English Title: The City of Lost Children
Normally I know exactly what to say about a film, I know whether it was good, know what and why the plot was, and know whether I liked it, often different from the actual quality of the film. But this is just strange. It's a french film with its own unique visual style and flair, and it just defies explanations in parts. Given a one sentence summary I guess I'd say Frankenstein (the novel) meets the Triplets of Belville (a french animated film which I highly recommend) and maybe some Terry Gilliam for good measure. I'm kind of weirded out by the style though, because it acts like a children's film at many parts, from just the cinematography to the prevalence of child actors, it seems like a kids flick, then a man gets stabbed in the eye and watches himself die. It's just beyond genres.
The film begins with a very familiar scene, Santa coming down the chimney to a little kid watching. Then another Santa comes down, and another and another, until the room is filled with them and the child begins crying. Children crying is a fairly common theme throughout the film, and I do have to wonder what they did to get the kids so miserable, did they rip up their toys? Did they tell them their parents were dead? I don't know, and I don't particularly want to. Anyway this is just a dream sequence, stolen from a kid because the main villain of the feature can not dream, being artificially created, and thus without a soul.
Some deep themes are kind of glossed over by the film, like the nature of clones, and the importance of being original, the whole dreamscape as a metaphor, and what family means, but like I said, they're mentioned in passing, with no real analysis or anything. Getting back to the plot their is a jump to a street in some kind of clockwork city, almost Steampunk but maybe a little more advanced, in that they seem to have a typical 9 mm pistol at one point, so I'm not sure just what they're going for. So throughout the story there are two parallel places, the main city with our protagonist searching for his lost little brother, and the island in the middle of the ocean, where kidnapped kids are used to give the antagonist dreams.
The protagonist is essentially a Frankenstein, whose name is One, who has lost his little brother to these dream-nappers. Throughout his journey to find him he finds a little girl named Crumb, and they go on a grand search. Eventually they arrive at the home of some cult, police thing, I'm not really sure and its never explained. All of them have one steam punk eye predator type thing, and have super sensitive hearing leaving them extremely vulnerable to anything that can scream, like the children they try to take. Then the duo is subjected to an extremely weird method of execution. Essentially it's a walk the plank thing, but with a huge basket of fish on one side so the gulls slowly make them walk the plank, with the executioners betting on who will die first.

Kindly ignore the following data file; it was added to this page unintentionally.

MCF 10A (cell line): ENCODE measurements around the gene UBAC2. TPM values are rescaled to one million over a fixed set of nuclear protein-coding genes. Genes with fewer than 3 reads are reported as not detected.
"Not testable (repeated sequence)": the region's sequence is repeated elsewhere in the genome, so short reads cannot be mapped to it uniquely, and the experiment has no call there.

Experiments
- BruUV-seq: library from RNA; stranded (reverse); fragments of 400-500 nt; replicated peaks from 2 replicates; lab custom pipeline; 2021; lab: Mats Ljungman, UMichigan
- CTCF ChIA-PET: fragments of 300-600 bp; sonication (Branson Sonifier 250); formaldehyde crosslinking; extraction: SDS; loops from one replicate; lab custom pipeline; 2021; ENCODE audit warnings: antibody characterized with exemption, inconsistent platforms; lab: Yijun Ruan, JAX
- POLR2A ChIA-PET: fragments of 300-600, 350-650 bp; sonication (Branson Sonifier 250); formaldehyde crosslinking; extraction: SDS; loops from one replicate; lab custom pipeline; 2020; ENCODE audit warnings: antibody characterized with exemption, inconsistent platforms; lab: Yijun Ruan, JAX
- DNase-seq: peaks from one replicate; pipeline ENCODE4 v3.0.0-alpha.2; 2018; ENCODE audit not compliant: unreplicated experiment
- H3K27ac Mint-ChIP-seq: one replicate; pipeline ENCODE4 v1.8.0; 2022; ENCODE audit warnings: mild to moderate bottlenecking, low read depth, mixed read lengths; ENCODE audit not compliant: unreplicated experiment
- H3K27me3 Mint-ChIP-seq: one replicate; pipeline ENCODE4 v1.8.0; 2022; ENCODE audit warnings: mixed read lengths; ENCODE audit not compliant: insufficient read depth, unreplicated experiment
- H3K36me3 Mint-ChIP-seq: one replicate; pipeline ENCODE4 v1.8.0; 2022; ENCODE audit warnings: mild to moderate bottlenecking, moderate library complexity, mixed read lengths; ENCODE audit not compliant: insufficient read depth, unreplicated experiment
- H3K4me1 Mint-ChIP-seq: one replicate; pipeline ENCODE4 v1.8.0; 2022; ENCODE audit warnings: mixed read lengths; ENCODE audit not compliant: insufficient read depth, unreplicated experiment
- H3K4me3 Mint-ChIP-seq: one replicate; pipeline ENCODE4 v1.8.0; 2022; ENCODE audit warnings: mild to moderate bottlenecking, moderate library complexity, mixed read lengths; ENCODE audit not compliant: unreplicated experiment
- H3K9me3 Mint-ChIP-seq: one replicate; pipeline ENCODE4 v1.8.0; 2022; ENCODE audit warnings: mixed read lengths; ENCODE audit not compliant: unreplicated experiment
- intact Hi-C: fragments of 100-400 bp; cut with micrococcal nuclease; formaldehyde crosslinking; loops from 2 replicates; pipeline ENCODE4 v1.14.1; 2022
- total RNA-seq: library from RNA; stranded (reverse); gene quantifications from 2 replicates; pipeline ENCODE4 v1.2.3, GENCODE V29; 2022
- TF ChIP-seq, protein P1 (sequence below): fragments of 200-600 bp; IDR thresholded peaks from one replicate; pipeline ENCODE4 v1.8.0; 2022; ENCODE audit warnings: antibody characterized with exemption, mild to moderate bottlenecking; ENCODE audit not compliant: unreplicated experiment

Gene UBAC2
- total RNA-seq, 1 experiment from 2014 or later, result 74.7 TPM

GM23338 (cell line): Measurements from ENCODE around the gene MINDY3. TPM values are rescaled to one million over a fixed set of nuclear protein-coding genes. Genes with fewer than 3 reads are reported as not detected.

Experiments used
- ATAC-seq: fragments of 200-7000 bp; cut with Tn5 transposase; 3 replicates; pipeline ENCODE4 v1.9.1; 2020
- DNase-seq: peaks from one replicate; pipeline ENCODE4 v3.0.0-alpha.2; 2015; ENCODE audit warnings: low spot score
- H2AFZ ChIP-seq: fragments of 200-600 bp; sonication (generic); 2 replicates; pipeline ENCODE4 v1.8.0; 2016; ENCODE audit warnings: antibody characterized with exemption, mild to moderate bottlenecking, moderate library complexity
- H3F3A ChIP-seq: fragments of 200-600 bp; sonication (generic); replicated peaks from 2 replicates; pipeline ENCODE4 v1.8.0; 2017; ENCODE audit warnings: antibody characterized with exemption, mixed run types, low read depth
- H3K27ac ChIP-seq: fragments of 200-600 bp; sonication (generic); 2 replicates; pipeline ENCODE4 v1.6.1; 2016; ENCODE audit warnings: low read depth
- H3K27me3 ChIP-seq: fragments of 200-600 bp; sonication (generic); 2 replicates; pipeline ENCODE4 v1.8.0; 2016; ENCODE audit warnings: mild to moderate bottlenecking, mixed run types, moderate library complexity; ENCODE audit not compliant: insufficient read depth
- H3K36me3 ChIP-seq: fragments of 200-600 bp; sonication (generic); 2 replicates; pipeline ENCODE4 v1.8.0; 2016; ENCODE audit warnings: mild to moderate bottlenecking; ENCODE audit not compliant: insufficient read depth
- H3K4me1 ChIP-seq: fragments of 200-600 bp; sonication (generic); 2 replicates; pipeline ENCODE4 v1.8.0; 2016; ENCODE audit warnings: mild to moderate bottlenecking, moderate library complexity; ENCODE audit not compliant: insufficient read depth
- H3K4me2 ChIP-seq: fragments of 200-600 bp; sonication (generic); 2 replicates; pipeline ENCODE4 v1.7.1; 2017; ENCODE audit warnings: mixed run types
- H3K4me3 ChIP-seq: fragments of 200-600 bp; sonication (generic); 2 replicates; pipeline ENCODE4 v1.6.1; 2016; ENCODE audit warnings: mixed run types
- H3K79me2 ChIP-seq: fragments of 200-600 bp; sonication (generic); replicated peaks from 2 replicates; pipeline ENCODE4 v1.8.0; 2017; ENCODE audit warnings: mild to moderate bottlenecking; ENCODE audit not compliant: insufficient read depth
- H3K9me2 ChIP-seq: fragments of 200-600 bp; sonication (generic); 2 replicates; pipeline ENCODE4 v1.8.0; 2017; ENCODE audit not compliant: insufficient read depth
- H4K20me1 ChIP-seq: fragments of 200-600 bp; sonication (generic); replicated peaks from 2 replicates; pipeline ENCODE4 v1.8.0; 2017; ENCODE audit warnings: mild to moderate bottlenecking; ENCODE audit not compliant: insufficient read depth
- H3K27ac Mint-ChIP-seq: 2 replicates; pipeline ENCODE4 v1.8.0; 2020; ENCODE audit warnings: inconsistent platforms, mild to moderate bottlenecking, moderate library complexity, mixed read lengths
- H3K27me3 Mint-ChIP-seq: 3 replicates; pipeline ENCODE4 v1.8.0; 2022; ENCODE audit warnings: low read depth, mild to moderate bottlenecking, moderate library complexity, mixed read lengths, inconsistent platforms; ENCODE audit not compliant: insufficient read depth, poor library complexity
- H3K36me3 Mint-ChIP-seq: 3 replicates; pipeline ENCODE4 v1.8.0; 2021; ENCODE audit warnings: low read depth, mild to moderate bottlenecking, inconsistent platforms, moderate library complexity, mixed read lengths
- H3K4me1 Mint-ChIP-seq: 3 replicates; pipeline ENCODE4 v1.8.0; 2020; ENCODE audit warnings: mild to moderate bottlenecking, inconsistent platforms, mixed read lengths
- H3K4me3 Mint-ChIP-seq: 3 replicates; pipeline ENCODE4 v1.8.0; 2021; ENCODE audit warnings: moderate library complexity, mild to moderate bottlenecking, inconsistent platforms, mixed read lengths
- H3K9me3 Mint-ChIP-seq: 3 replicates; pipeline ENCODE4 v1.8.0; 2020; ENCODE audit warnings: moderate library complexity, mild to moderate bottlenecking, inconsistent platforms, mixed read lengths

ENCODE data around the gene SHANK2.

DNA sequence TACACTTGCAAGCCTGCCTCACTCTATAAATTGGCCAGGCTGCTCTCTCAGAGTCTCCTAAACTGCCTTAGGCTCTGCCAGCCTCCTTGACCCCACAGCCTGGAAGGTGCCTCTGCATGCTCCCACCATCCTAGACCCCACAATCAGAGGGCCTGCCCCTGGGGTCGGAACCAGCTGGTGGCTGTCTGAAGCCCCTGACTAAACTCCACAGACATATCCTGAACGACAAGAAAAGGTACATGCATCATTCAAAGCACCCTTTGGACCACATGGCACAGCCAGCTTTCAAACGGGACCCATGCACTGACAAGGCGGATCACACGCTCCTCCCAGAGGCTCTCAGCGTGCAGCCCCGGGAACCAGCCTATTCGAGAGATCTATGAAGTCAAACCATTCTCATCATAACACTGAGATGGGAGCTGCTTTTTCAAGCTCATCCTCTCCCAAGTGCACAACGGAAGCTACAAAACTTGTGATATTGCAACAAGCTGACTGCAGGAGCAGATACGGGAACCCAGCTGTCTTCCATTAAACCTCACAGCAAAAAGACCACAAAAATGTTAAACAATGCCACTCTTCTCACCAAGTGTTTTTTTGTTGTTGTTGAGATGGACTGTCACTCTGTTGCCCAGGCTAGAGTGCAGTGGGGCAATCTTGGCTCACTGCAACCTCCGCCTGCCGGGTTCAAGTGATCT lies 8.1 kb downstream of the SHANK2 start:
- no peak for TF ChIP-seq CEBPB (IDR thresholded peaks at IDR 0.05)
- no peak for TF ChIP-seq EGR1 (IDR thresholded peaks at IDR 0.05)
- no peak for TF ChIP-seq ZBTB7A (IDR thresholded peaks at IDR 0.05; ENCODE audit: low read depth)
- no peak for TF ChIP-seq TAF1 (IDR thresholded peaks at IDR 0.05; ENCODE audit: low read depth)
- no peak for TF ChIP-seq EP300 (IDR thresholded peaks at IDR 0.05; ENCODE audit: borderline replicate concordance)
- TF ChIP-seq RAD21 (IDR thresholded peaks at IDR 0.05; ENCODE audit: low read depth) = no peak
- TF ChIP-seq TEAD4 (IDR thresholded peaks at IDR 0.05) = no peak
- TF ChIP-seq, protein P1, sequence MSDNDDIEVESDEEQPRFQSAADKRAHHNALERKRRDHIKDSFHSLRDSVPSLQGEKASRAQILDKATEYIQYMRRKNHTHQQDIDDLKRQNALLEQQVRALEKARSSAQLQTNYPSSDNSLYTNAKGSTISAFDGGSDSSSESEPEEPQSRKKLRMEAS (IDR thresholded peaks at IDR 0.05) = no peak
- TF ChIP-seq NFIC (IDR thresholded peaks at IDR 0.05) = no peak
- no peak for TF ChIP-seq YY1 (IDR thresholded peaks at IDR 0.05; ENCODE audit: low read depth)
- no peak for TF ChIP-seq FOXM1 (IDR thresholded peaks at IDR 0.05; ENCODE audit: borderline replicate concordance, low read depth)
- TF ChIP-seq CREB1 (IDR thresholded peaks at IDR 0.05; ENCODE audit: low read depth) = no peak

The film has grim moments like this, but it also is quite idealistic, with all the bad guys being punished and no real good guys dieing, despite situations that would warrant it. So after this failed execution the duo are tracked down by a cruel orphan mistress (or mistresses, its two people connected at the hip) and their is some attempted homicide going down, especially cruel in that they try to make One strangle Crumb, and with all logic it should have worked, she should have been dead, but some Rude Goldbergesque antics trigger an enormous boat crashing through the dock to save them.
Another note about the film is all the women in the film are monsters, whores, or children. Not only are all the women portrayed negatively, aside from the little girl protagonist, but anyone with a speaking line is a villain, or at the very least an antagonist of some sort. In all likelihood it's just a coincidence, but nevertheless it's a weird one. So a guy from earlier comes by and pushes the evil women into a lake of oil they had been creating, and delivers some karmic justice? I don't know, it's not really ironic or anything, but it's made out to be that way.
So the duo is saved, and eventually reaches the island, where Grizzly Adams had been setting up explosives, and plans to blow the whole thing up, then he realizes that he had come there to save kids, not kill them. So Crumb heads up and goes into One's brothers dream, and saves him, as well as killing the antagonist somehow, or maybe he died from natural causes, again not really clear. Then they all row off in boats, leaving behind only Grizzly Adams, apparently the original scientist who created the whole island and what not to blow himself up. This is played for laughs, which is really weird as he begins begging them to let him go, and to come back for him before he blows up but then the film ends, so happy ending?
I don't know I just really don't. It was not really a happy film, or a sad one, it just kind of existed. There was some murder, some thievery, and occasional debauchery as well as a little bit of implied Pedophilia, but I think its meant to be a happy tale, with all the good guys alive and safe, and the bad guys dead or gone. Of course the orphans now have no means to get food or shelter because they killed the only one providing it, and there are a whole lot more now, as well as the evil "Cyclops" who are still around, so I guess it's kind of bittersweet. I like the visual design, that's what I know for sure. The characters are all exaggerated immensely, as are the environments, so it is a very artistically and aesthetically pleasing film, but the plot and the skirting of the big issues leave much to be desired.
See it if you prefer style over substance, but if you need a good, sensible plot and good character development, look elsewhere.